Ever feel like an upcoming event has a black cloud hanging over it? Most event planners have been there.

Thankfully, in most cases, that’s just the nerves talking. If you stay organized, those late-night nightmares about your event falling to pieces won’t become reality.

But — in very rare scenarios — the odds are stacked against your event, and you need to know when to walk away.

Here are five unlikely situations would cause any level-headed planner to back away from their event hosting duties — and how you can plan ahead to make sure your event has a better fate.

1. Your venue is doomed

You’re flipping through cable stations and realize your event venue was featured on one of those haunted ghost story shows. Or, you just saw on the local news that it was wrecked by a water main break or overrun by escaped zoo animals. Slightly more realistically, your venue cancels at the last minute, everywhere in town is booked, and you have a hundred attendees with nowhere to go.  

Lesson learned: Even if you choose a reputable venue, always have a backup plan in place in case they have to cancel for some reason.

2. Your keynote speaker is involved in a scandal

Your keynote speaker was just involved in a wacky social media scandal involving the “Baby Shark” song and inappropriate gestures (don’t ask!).

Lesson learned: The people you choose to associate and partner with for your event should be your best brand ambassadors. In other words, select wisely because who you feature on event day will be a reflection of you.

Too late and you’re facing backlash over your speaker selection? Check out How to Avoid Social Media Backlash.

3. A black hole of missing paperwork

Not one contract or permit that you need to get your event planning going has been sent back signed. It seems like everyone you’re dealing with is out to delay your progress, Truman Show-style (remember that movie?). With each fax that never went through (yes, people still fax), or item that must be lost in the mail, it’s setting back your progress.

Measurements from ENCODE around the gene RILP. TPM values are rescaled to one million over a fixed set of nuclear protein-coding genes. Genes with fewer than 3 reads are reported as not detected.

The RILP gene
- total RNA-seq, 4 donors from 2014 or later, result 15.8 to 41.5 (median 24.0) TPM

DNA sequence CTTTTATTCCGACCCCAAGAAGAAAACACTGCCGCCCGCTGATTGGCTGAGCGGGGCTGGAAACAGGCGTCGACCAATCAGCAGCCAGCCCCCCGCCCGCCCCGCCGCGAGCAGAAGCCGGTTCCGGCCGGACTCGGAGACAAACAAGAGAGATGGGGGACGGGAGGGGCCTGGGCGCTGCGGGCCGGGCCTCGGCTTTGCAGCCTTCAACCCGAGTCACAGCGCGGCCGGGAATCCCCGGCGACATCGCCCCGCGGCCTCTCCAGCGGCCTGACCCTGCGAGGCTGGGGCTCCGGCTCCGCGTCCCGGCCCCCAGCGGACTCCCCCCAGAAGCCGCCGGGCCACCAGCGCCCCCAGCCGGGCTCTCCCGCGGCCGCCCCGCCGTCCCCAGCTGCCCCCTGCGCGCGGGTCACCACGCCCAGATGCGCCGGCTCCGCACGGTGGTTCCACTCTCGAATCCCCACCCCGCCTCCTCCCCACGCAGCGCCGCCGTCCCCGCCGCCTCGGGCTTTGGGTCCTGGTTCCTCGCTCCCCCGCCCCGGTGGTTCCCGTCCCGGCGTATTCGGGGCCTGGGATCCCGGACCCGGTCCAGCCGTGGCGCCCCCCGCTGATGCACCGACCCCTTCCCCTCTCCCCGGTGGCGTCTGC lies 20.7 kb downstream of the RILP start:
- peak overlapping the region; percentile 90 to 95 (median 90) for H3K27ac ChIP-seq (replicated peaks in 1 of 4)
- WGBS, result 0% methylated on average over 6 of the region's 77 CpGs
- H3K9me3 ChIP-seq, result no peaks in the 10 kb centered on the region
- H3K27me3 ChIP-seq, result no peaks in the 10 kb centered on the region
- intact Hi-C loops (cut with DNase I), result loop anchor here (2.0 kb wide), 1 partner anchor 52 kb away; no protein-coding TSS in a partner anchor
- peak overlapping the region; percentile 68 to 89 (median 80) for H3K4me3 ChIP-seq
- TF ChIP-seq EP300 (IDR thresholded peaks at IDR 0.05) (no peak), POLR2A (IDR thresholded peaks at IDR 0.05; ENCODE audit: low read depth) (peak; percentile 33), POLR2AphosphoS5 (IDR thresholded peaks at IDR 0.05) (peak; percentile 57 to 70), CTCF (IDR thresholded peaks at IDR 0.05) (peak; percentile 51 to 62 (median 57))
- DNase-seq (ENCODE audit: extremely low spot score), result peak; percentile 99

If it’s less than a week until your event and you still don’t have an alcohol license or permit from the city, it’s time to call it.

Lesson learned: Build in plenty of time for correspondence and contract signing but also be persistent. That might just mean dropping by in person to get the items you need in hand so you can move forward.

4. Arch rivalry issues

Your biggest competitors just announced an almost identical event set to run the day before yours, just before your announcement went out. Even worse – it’s at a lower price point and a bigger and better venue than you had planned.

Lesson learned: Networking with industry connections and thorough research can keep you informed about other similar events being planned in your space. And if you do have an arch rival whose goal it is to sabotage your event success, be sure that your team doesn’t prematurely reveal any plans you’re working on publicly.

5. Superstition overload

Just as planning for a new event is underway, a black cat crossed your path, your assistant walked under a ladder and opened an umbrella indoors, and you dropped and cracked a mirror. To top it off, you realized that the planned event date happens to be Friday the 13th!

Lesson learned: If you’re the type to believe in this sort of thing, you’re just going to have to create your own luck. Even if that means crossing your fingers and carrying around a rabbit’s foot, do what you need to do. More important, if you do everything in your power and have a great support system to make sure the event goes smoothly, be confident that it will.

Planning an event can be stressful, and if you look hard enough for signs that you should quit your day job, you’re bound to find a few. Instead, adopt a more positive outlook and keep building upon past and recent successes, as well as the event lessons you pick up along the way. And when you need a reminder that it can always be worse, just refer back to this list.

Check out 20 Event Planning Guides for Every Step of Your Event, and never second-guess your skills again.

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